The death of Spaces

Well…well…well. I have to say, it’s refreshing to see MS give up on something that’s done so well elsewhere. The demise of Spaces doesn’t leave any sort of bitterness with me and frankly I’m glad to use something a little more mainstream like…well…WordPress.

Heck, I might even start blogging again after a nearly two year hiatus…

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Hello world!

Welcome to WordPress.com. This is your first post. Edit or delete it and start blogging!

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Seems like forever…

Errr…humm.  <bzzzzt>  <click> Ummm… <bzzzt> Is this thing on? <hhhmmmmmm>

Man, I’d almost forgotten about this.  It’s been like forever since I’ve blogged here.  I kinda  hope no one is still subscribed to changes on this thing.

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Skyscrapers!

I can’t say I’ve ever really gotten into these, but this site is incredible.  It’s got over 26 thousand(!) drawings of skyscrapers, of which over 22 thousand are of existing (i.e. already built) ones.

You can restrict and order the buildings by country, city, size, and a myriad of other criteria.  The presentation is just fantastic and some of the buildings are awe inspiring.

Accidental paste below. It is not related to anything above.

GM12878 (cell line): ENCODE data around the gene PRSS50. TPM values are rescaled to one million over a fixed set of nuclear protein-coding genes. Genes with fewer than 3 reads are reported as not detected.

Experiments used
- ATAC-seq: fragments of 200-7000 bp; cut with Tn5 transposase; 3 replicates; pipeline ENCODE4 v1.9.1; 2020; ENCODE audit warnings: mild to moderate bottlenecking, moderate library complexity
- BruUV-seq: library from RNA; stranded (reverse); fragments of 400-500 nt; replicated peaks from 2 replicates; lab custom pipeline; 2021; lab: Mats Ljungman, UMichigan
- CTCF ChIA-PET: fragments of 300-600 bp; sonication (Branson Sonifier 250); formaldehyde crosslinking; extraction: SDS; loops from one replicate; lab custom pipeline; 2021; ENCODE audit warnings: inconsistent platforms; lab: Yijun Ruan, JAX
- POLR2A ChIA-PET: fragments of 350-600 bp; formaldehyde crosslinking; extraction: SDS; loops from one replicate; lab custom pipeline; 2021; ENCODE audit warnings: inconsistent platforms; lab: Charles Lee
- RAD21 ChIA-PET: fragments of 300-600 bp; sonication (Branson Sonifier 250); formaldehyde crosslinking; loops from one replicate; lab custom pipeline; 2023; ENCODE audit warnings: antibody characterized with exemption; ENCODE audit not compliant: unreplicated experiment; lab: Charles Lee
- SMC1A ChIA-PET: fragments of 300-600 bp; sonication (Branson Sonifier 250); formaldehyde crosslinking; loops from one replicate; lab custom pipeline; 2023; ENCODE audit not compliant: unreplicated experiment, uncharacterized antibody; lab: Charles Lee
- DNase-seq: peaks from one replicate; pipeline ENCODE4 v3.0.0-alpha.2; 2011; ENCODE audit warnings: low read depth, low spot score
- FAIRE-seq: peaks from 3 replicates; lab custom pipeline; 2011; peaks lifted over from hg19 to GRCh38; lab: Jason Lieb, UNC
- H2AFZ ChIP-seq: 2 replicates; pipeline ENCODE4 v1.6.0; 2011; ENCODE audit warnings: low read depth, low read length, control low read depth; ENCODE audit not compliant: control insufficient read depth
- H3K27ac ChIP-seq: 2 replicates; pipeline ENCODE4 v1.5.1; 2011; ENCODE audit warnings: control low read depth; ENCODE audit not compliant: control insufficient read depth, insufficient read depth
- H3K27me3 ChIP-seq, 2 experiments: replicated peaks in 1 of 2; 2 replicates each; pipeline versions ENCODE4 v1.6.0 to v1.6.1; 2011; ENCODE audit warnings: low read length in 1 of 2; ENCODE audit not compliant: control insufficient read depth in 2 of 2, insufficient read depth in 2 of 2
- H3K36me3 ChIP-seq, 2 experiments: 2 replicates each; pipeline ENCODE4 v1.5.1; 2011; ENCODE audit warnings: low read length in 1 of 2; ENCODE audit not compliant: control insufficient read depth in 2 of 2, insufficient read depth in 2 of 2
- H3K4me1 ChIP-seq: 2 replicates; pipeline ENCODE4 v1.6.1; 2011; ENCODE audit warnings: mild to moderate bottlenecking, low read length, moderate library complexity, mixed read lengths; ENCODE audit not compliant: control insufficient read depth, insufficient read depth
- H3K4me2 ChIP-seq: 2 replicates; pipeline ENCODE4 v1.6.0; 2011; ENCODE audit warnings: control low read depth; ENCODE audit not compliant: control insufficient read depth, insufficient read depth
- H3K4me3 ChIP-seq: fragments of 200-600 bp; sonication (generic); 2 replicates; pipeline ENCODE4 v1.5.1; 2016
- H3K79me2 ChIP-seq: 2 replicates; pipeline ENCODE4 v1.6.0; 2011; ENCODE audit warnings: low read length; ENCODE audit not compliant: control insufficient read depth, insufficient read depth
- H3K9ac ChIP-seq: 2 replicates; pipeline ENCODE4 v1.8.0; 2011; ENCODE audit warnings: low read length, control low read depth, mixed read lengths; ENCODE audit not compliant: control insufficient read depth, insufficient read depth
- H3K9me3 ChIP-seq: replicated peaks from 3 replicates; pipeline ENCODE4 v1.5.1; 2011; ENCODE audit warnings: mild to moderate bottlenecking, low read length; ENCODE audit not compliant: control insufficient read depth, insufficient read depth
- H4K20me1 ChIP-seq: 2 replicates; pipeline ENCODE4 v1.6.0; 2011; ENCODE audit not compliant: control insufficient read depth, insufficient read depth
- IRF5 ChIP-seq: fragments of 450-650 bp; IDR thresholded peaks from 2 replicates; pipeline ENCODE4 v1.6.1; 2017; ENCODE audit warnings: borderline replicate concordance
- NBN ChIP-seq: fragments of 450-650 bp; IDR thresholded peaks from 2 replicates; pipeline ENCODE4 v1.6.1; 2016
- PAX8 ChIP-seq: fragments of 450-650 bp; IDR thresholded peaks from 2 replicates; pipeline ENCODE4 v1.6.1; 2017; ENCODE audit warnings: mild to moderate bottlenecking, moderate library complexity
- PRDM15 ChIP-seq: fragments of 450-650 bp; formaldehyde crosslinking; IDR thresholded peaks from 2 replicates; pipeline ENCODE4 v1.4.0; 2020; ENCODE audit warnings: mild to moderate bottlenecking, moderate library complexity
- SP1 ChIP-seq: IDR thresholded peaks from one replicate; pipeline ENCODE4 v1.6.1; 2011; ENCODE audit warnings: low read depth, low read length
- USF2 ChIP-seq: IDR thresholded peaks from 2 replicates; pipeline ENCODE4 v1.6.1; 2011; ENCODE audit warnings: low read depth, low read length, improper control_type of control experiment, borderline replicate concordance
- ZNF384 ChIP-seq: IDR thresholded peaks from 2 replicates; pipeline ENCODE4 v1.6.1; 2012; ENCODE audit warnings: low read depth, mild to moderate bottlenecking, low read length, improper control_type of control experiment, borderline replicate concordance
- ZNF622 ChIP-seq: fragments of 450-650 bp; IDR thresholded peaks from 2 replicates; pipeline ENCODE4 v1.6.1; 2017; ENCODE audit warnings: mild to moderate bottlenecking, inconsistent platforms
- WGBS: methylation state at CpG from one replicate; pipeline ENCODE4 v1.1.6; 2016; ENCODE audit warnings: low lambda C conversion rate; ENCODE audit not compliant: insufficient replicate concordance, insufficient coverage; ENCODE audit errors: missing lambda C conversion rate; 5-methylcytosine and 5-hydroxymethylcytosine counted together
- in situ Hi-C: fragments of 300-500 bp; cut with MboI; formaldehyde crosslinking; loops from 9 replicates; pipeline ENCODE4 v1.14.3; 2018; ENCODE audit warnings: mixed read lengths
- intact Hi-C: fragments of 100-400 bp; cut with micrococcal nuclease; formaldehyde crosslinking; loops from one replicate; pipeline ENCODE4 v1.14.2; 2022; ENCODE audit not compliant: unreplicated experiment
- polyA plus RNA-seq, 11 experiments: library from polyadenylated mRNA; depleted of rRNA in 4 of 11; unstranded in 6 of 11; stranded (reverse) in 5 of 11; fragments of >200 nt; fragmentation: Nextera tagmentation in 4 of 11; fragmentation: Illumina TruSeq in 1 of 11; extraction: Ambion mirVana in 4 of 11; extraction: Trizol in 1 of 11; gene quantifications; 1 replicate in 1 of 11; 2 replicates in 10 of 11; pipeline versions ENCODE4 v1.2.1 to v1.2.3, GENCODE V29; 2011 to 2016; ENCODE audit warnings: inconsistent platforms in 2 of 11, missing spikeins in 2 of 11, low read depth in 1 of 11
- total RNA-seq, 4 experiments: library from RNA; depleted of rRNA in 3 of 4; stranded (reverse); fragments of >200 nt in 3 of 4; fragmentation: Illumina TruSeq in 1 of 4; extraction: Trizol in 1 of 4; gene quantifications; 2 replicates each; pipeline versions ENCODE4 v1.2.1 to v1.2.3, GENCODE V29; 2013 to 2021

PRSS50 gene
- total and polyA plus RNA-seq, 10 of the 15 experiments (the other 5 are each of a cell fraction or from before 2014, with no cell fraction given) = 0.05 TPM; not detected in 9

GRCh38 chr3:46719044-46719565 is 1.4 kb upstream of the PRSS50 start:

Here’s one of my favorites:

It’s called the "Chicago Super Tower".  In this case it doesn’t actually exist but is from the creative mind of Eduardo Segundo Hernandez.

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Fascinating dandelion

Ooops!  I mean fasciation dandelion.  I found this in my lawn when I was pulling weeds:

The flower on the left is the fasciated dandelion, the one on the right is the normal dandelion.  The fasciated one had four flowerheads on a large, slightly flattened stem.  Pretty freaky! 

Initially I didn’t know the word "fasciation", so I queried for things like mutated, aberrant, misshapen, or strange.  The only link I hit for it was a frightening page about mutated dandelions at Three Mile Island!  I’m pretty sure (though now not positive) that there’s no radioactive contamination on my property, so I just couldn’t believe that this is what caused this strange dandelion growth.

Thank goodness I live next to a Master Gardener and she was able to clue me into the "fasciation" term to use to describe this.

What causes fasciation?  According to Wikipedia:

"Fasciation (also: cresting) can be caused by a mutation in the meristematic cells, bacterial infection, mite or insect attack, or chemical or mechanical damage.  Some plants may inherit the trait."

It’s also very rare, so I feel privledge that I actually found not one, but two plants exhibiting this type of growth.  Or maybe I should be scared?

Update:  Found an interesting page describing the causes of fasciation – http://www.coopext.colostate.edu/TRA/PLANTS/fascia.html

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Crazy looking cloud formation…

Got up the other day to head out the door and I saw this: